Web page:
Tank Garage Winery Revels In Its Vintage Vibes
by Bill McCool on 10/14/2021 | 6 Minute Read
If you open up a winery in an old service station, folks are bound to take note—they will also try to pump gas, of course, until they find out that you’re actually making wine.
But that’s just what Tank Garage Winery’s founder James Harder did when the winemaker opened their doors in 2014. “We always said Napa didn't need another farmhouse or Tuscan or French-style chateau winery,” admits Harder. “We needed to do something different. It was really about our willingness to explore, take risks, and try things. It felt like a cool backdrop for that.”
Harder is no stranger to the world of wine and has been in the industry since the early 90s. After striking out with his wife, Colleen, they opened up James Cole, but after stumbling across an old gas station from the 1930s that had fallen into disrepair, Harder had an opportunity to acquire the property. The previous owner had turned it into a bottle shop, but he saw something more—the kind of garage where he could tinker around and experiment, something that wouldn't feel as stuffy as so many other wineries from the region. So, they purchased the property, restored it to its original Art Deco roots, and even added a 1920s style speakeasy, creating one of the area's go-to winemakers.
That love for all things vintage guides much of what the winery is known for. Well, that and just doing “cool shit.”
For starters, they never make the same wine twice. Once a bottle sells out, it's retired forever, making each release its own kind of prized treasure, and they rarely stick around for more than six months. Tank's created more than 150 different labels in their seven years of existence, and case production can be as high as 1,000 or as little as six, fostering a kind of sneakerhead thirst trap—but for challenging, innovative vino. They use a variety of new and old-world techniques to create their wares, whether it’s open-top fermentation or something that requires a classic grape foot stomp. Say what you will, they’re never dull, and creativity, imagination, and experimentation are central to the winery’s ethos.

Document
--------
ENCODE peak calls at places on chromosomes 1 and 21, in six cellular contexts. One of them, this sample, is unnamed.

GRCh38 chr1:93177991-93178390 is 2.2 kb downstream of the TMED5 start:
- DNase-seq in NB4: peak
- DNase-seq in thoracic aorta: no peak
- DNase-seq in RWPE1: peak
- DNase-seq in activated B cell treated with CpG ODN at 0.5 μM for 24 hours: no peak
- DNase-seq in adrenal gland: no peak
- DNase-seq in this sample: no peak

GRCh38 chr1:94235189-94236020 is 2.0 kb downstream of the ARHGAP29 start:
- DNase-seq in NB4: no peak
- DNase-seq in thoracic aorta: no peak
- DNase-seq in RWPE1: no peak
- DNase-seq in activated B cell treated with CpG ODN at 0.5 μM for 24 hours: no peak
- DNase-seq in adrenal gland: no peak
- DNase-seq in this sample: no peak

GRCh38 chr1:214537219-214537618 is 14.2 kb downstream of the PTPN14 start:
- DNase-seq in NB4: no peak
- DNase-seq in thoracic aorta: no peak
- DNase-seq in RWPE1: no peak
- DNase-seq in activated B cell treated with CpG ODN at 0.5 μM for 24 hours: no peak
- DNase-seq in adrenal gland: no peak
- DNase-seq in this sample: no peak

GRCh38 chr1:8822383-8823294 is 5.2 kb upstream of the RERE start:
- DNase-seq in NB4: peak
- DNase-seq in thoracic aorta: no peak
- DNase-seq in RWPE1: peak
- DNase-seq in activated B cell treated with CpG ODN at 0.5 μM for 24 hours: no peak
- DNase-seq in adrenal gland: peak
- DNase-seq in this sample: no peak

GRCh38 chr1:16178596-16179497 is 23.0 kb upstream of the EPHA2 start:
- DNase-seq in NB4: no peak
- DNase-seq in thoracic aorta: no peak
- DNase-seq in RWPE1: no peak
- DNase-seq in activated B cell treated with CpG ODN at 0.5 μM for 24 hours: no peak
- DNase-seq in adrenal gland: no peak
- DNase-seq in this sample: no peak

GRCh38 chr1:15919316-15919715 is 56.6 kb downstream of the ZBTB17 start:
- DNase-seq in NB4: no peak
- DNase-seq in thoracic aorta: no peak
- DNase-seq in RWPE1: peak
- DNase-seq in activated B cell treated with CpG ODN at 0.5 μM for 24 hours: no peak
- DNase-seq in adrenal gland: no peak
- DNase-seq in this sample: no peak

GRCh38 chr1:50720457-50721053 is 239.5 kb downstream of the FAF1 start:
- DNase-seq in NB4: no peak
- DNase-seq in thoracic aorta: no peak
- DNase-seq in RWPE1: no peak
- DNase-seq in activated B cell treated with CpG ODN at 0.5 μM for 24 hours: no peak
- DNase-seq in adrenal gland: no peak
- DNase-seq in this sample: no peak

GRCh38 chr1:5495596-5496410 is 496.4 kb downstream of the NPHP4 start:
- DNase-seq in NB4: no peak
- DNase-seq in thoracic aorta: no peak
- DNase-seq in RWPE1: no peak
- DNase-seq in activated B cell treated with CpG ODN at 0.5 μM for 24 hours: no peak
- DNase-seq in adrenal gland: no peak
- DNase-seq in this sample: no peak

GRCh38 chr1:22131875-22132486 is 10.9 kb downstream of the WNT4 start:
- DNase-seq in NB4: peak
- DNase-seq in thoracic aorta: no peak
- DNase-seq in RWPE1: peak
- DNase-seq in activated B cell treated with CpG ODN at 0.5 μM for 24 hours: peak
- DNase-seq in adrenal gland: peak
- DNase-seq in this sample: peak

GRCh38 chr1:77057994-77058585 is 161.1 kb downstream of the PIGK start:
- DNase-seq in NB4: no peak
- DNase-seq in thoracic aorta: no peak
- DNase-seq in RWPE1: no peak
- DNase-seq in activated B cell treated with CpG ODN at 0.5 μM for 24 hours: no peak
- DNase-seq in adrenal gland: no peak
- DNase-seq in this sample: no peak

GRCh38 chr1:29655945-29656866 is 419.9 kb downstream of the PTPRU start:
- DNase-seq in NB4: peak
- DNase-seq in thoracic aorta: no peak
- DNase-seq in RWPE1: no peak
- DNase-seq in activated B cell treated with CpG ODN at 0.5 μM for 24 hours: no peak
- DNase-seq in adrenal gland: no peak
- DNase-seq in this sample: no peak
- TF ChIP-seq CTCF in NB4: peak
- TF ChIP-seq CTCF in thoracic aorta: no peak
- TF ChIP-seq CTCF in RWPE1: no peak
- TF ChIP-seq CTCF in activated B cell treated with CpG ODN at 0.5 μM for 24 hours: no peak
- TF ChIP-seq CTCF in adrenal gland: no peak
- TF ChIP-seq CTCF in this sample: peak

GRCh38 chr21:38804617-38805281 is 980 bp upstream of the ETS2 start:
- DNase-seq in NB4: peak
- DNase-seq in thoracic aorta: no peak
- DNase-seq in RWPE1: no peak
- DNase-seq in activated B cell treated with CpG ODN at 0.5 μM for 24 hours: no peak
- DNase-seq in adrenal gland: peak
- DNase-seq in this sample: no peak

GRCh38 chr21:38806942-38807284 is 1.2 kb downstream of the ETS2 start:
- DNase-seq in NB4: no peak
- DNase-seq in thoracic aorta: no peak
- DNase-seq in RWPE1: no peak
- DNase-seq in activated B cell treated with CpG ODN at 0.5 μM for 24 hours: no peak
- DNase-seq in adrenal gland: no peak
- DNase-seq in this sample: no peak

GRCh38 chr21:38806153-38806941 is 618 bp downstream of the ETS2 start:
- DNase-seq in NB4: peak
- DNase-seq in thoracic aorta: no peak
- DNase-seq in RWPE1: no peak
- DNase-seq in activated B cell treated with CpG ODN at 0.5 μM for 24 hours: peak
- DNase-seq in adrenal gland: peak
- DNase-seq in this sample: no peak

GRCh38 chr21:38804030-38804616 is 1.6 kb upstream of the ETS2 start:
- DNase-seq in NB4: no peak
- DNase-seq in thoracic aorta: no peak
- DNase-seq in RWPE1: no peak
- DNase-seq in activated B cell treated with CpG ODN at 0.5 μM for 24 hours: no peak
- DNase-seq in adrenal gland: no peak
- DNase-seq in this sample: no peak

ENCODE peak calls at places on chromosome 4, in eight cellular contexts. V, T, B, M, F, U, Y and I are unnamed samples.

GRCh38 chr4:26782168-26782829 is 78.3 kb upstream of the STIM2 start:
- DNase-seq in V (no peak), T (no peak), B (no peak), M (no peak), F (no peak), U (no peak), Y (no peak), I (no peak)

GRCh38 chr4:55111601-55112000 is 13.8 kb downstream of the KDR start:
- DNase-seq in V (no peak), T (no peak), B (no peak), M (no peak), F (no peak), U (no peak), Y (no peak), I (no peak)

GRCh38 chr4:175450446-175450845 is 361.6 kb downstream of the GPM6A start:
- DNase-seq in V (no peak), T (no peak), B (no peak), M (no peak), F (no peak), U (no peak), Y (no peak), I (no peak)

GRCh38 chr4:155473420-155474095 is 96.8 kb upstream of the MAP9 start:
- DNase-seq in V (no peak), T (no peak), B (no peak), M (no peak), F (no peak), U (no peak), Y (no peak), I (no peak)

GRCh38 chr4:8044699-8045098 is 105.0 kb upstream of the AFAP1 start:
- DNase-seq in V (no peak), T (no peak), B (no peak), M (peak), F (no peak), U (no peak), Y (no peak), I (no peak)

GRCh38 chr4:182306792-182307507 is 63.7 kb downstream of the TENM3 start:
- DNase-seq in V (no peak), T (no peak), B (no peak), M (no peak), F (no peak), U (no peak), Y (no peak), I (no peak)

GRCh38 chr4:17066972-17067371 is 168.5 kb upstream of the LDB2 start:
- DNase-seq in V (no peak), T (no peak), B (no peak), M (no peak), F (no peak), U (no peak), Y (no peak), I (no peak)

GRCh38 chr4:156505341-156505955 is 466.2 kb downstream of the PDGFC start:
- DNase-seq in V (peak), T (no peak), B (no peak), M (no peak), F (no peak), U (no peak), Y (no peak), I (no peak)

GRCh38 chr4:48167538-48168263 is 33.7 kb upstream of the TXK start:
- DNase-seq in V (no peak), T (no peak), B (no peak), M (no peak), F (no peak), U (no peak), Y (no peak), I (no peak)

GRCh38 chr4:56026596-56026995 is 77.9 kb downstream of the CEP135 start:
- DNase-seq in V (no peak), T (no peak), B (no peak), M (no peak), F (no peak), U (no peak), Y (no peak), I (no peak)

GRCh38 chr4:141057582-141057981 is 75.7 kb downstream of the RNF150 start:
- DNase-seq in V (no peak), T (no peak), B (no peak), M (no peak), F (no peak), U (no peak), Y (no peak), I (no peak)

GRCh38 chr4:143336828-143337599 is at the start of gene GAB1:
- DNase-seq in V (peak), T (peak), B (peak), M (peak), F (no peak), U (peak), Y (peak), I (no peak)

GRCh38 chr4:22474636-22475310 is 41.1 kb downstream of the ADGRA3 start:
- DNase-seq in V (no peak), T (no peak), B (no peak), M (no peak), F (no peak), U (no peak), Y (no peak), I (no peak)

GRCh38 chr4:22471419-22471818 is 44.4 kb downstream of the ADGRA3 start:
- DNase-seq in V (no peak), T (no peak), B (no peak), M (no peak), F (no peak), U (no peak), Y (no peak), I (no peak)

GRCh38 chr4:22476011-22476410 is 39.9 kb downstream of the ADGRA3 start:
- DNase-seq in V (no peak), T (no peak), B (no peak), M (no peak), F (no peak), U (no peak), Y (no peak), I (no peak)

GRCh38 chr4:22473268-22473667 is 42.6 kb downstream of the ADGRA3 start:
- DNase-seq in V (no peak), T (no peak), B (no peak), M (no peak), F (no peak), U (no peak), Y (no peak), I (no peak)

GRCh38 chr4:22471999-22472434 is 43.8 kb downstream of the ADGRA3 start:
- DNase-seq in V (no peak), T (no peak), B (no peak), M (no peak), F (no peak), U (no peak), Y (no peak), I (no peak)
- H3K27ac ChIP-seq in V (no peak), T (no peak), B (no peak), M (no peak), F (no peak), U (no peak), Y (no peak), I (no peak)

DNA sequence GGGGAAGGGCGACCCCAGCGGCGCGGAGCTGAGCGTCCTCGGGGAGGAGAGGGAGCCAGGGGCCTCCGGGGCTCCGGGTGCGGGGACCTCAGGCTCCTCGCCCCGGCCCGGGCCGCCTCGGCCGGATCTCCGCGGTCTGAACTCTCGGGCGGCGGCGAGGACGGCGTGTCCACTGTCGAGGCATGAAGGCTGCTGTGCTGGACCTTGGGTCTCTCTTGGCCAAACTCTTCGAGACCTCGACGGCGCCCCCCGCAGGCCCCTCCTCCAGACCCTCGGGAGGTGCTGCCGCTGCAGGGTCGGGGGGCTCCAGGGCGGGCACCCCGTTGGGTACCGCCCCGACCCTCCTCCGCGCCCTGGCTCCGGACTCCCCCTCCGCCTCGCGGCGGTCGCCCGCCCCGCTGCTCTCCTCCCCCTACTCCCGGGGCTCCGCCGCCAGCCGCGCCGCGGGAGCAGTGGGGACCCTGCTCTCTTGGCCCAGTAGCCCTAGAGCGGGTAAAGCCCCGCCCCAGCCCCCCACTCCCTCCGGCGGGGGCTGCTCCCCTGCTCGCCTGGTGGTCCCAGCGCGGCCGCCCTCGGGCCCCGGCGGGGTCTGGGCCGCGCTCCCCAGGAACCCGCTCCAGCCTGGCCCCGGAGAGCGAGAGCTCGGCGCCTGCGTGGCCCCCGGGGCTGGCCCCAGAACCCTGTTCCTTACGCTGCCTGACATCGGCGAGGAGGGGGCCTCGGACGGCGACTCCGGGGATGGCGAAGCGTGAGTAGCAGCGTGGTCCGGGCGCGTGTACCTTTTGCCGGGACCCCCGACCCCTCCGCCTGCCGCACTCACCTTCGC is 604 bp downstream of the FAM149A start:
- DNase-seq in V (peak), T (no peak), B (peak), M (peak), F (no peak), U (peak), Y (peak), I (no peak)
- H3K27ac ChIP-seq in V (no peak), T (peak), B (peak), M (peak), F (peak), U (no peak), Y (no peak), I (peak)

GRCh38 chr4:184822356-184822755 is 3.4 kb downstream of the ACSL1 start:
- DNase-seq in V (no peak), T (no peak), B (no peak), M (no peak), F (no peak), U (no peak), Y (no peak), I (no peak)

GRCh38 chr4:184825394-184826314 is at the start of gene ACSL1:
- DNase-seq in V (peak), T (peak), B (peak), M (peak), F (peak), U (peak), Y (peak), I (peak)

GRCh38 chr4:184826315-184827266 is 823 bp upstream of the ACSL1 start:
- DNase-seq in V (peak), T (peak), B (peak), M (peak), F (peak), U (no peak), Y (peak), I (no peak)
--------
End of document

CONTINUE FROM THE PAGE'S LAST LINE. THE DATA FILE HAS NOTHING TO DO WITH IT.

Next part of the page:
And it also applies to the bottle design for the Napa Valley upstart.
About 80% of the labels and bottle design is done in-house by James, general manager Ed Feuchuk, and the rest of the team. James and Ed don't have a design background whatsoever, but they managed to imbue a certain rebellious quality to their aesthetic, and you won’t find the usual manor house slapped on the bottle. “We wanted to be a little bit different,” Harder says. “If it looks like a couple of guys in a garage were sitting around and cutting and pasting and gluing things on bottles until it felt right, then that's probably it because that's what we did.”
And what guides much of the design? “I don't want to sound arrogant, but if it looks like it would be comfortable on a grocery store shelf, it’s probably wrong,” he admits. “It's just about being inspired by something cool.” Early on, they sought out reputable designers to create their packaging design, and while those creatives delivered some admirable work, they just didn’t have “that Tank feel.” It was too good—too professional.